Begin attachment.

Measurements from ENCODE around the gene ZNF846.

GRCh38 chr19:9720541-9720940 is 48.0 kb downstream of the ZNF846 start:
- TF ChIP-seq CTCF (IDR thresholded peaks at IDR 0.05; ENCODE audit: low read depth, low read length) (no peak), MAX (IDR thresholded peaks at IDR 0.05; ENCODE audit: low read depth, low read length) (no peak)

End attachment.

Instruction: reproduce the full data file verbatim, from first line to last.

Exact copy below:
Measurements from ENCODE around the gene ZNF846.

GRCh38 chr19:9720541-9720940 is 48.0 kb downstream of the ZNF846 start:
- TF ChIP-seq CTCF (IDR thresholded peaks at IDR 0.05; ENCODE audit: low read depth, low read length) (no peak), MAX (IDR thresholded peaks at IDR 0.05; ENCODE audit: low read depth, low read length) (no peak)